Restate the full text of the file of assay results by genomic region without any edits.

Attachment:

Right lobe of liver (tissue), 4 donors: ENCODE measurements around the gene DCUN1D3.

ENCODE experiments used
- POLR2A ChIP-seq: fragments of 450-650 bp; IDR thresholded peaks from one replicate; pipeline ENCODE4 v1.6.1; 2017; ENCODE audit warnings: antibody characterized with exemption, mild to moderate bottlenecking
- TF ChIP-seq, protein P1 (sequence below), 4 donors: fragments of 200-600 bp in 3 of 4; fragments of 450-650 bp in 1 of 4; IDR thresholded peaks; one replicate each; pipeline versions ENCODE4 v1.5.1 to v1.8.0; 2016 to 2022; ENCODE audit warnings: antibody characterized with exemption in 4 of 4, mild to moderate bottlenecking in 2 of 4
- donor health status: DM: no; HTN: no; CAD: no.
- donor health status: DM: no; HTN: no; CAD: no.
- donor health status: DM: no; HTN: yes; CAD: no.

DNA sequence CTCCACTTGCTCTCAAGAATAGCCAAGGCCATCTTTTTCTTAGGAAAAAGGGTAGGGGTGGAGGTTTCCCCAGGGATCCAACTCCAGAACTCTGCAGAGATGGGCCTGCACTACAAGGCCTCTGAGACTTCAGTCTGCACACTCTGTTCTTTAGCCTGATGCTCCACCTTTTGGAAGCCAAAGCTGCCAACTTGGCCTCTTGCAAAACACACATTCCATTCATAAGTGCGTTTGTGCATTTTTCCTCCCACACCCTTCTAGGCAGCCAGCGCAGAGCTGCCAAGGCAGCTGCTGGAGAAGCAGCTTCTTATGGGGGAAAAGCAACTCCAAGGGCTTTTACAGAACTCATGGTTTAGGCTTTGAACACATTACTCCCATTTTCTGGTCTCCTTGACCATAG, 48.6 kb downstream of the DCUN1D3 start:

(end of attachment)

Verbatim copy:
Right lobe of liver (tissue), 4 donors: ENCODE measurements around the gene DCUN1D3.

ENCODE experiments used
- POLR2A ChIP-seq: fragments of 450-650 bp; IDR thresholded peaks from one replicate; pipeline ENCODE4 v1.6.1; 2017; ENCODE audit warnings: antibody characterized with exemption, mild to moderate bottlenecking
- TF ChIP-seq, protein P1 (sequence below), 4 donors: fragments of 200-600 bp in 3 of 4; fragments of 450-650 bp in 1 of 4; IDR thresholded peaks; one replicate each; pipeline versions ENCODE4 v1.5.1 to v1.8.0; 2016 to 2022; ENCODE audit warnings: antibody characterized with exemption in 4 of 4, mild to moderate bottlenecking in 2 of 4
- donor health status: DM: no; HTN: no; CAD: no.
- donor health status: DM: no; HTN: no; CAD: no.
- donor health status: DM: no; HTN: yes; CAD: no.

DNA sequence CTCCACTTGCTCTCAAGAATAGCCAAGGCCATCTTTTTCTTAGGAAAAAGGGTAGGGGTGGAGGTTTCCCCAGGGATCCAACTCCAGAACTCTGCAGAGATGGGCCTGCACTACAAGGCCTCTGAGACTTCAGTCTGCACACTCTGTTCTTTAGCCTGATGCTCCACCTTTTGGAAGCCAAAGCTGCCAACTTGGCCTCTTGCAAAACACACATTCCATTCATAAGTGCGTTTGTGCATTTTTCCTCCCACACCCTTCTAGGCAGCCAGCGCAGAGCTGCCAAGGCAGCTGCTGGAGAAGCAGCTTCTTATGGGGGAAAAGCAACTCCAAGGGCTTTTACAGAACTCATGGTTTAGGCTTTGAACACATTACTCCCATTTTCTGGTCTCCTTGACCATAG, 48.6 kb downstream of the DCUN1D3 start: